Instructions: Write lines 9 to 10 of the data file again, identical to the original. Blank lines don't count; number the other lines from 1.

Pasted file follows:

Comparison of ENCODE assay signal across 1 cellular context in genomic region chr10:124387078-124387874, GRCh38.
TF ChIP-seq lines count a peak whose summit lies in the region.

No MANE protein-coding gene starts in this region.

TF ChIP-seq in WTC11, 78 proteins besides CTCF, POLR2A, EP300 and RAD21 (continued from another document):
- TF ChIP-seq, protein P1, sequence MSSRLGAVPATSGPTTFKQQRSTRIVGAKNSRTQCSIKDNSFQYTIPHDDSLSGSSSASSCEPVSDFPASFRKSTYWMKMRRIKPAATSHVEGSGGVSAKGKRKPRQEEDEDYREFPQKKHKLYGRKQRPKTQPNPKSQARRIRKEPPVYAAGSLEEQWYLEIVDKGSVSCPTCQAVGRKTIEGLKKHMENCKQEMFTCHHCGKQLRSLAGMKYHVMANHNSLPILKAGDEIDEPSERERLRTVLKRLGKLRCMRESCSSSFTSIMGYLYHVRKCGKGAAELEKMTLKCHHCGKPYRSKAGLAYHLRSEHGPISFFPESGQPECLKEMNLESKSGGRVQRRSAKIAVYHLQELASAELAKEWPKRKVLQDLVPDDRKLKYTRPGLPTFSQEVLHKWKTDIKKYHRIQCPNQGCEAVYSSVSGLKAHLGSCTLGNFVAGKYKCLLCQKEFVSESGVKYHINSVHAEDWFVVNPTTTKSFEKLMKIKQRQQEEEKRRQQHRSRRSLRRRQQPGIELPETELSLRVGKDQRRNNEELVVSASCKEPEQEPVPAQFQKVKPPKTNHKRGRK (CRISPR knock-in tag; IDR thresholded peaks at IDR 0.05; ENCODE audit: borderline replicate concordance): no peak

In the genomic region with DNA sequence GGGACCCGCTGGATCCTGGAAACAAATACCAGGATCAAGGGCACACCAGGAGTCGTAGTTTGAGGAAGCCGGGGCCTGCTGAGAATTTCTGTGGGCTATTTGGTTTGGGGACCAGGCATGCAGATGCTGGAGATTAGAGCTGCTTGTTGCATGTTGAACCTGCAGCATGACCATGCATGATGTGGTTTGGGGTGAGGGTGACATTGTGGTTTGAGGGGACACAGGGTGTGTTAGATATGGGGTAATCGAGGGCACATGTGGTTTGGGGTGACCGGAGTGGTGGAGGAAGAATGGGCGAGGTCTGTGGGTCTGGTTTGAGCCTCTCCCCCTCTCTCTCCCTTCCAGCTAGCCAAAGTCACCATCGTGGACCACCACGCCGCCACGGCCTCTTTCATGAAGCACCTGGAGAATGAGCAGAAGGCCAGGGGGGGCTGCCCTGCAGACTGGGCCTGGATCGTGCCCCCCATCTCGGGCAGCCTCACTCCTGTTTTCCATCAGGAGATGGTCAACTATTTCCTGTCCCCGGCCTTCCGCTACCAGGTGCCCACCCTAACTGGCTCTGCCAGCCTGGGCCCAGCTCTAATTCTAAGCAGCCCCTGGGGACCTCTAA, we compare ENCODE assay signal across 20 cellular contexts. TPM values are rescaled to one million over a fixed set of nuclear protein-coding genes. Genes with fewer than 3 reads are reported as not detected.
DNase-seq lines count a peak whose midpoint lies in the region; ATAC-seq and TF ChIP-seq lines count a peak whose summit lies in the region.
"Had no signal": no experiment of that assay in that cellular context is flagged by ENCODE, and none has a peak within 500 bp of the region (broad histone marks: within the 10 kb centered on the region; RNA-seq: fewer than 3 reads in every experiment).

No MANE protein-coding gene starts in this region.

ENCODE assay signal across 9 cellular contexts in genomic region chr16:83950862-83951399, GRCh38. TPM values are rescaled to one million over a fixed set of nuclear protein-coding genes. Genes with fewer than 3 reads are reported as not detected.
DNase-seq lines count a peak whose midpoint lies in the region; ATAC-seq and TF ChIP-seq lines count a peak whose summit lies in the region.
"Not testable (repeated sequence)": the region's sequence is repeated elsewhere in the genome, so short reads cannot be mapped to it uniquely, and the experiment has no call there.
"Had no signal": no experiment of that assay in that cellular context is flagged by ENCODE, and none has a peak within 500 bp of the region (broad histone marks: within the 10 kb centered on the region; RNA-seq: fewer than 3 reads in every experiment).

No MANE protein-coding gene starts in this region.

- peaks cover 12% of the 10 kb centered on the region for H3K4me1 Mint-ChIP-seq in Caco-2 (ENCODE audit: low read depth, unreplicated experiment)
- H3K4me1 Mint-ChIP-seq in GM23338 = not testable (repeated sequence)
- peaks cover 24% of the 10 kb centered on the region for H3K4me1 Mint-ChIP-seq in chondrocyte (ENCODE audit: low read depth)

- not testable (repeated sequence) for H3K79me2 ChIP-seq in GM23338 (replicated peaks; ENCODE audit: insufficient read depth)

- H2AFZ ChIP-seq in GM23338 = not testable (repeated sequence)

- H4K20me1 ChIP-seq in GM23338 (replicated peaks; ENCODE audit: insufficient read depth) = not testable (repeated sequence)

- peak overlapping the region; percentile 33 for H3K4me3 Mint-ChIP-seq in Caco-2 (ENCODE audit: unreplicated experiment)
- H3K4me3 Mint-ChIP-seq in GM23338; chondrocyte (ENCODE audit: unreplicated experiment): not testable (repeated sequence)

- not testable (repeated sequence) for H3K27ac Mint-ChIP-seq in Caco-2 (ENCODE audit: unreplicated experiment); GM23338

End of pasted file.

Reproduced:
No MANE protein-coding gene starts in this region.

ENCODE assay signal across 9 cellular contexts in genomic region chr16:83950862-83951399, GRCh38. TPM values are rescaled to one million over a fixed set of nuclear protein-coding genes. Genes with fewer than 3 reads are reported as not detected.